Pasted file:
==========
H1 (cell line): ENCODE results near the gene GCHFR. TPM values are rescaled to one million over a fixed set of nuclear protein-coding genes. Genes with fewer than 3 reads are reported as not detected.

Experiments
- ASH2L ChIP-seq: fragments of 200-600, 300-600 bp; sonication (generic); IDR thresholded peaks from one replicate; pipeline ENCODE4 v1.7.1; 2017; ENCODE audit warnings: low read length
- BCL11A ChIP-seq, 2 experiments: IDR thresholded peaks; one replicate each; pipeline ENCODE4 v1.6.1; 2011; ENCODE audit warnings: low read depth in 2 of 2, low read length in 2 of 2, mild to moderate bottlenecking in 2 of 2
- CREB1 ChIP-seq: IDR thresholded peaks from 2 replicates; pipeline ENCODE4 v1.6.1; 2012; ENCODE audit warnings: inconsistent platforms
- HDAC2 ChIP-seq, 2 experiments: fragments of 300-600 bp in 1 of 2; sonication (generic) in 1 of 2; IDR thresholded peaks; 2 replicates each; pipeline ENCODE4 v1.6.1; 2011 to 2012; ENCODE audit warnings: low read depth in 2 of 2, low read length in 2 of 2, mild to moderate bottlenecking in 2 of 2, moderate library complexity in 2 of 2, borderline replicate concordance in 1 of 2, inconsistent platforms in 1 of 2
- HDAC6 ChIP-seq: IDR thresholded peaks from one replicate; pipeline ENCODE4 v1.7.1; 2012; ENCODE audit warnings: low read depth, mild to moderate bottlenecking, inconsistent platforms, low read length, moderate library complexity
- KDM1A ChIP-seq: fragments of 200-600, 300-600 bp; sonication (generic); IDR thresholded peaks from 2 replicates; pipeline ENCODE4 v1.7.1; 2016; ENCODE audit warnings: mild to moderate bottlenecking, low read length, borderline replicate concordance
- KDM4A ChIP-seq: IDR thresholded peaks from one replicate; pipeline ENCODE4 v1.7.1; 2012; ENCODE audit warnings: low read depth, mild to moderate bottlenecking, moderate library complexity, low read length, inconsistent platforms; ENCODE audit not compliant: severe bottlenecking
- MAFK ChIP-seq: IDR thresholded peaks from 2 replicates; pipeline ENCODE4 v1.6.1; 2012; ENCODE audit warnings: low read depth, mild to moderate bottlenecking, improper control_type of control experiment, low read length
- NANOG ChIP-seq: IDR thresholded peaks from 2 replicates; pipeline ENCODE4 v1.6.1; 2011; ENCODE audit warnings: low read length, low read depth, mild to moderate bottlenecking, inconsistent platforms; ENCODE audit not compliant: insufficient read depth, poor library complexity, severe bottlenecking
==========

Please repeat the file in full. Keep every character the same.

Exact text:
H1 (cell line): ENCODE results near the gene GCHFR. TPM values are rescaled to one million over a fixed set of nuclear protein-coding genes. Genes with fewer than 3 reads are reported as not detected.

Experiments
- ASH2L ChIP-seq: fragments of 200-600, 300-600 bp; sonication (generic); IDR thresholded peaks from one replicate; pipeline ENCODE4 v1.7.1; 2017; ENCODE audit warnings: low read length
- BCL11A ChIP-seq, 2 experiments: IDR thresholded peaks; one replicate each; pipeline ENCODE4 v1.6.1; 2011; ENCODE audit warnings: low read depth in 2 of 2, low read length in 2 of 2, mild to moderate bottlenecking in 2 of 2
- CREB1 ChIP-seq: IDR thresholded peaks from 2 replicates; pipeline ENCODE4 v1.6.1; 2012; ENCODE audit warnings: inconsistent platforms
- HDAC2 ChIP-seq, 2 experiments: fragments of 300-600 bp in 1 of 2; sonication (generic) in 1 of 2; IDR thresholded peaks; 2 replicates each; pipeline ENCODE4 v1.6.1; 2011 to 2012; ENCODE audit warnings: low read depth in 2 of 2, low read length in 2 of 2, mild to moderate bottlenecking in 2 of 2, moderate library complexity in 2 of 2, borderline replicate concordance in 1 of 2, inconsistent platforms in 1 of 2
- HDAC6 ChIP-seq: IDR thresholded peaks from one replicate; pipeline ENCODE4 v1.7.1; 2012; ENCODE audit warnings: low read depth, mild to moderate bottlenecking, inconsistent platforms, low read length, moderate library complexity
- KDM1A ChIP-seq: fragments of 200-600, 300-600 bp; sonication (generic); IDR thresholded peaks from 2 replicates; pipeline ENCODE4 v1.7.1; 2016; ENCODE audit warnings: mild to moderate bottlenecking, low read length, borderline replicate concordance
- KDM4A ChIP-seq: IDR thresholded peaks from one replicate; pipeline ENCODE4 v1.7.1; 2012; ENCODE audit warnings: low read depth, mild to moderate bottlenecking, moderate library complexity, low read length, inconsistent platforms; ENCODE audit not compliant: severe bottlenecking
- MAFK ChIP-seq: IDR thresholded peaks from 2 replicates; pipeline ENCODE4 v1.6.1; 2012; ENCODE audit warnings: low read depth, mild to moderate bottlenecking, improper control_type of control experiment, low read length
- NANOG ChIP-seq: IDR thresholded peaks from 2 replicates; pipeline ENCODE4 v1.6.1; 2011; ENCODE audit warnings: low read length, low read depth, mild to moderate bottlenecking, inconsistent platforms; ENCODE audit not compliant: insufficient read depth, poor library complexity, severe bottlenecking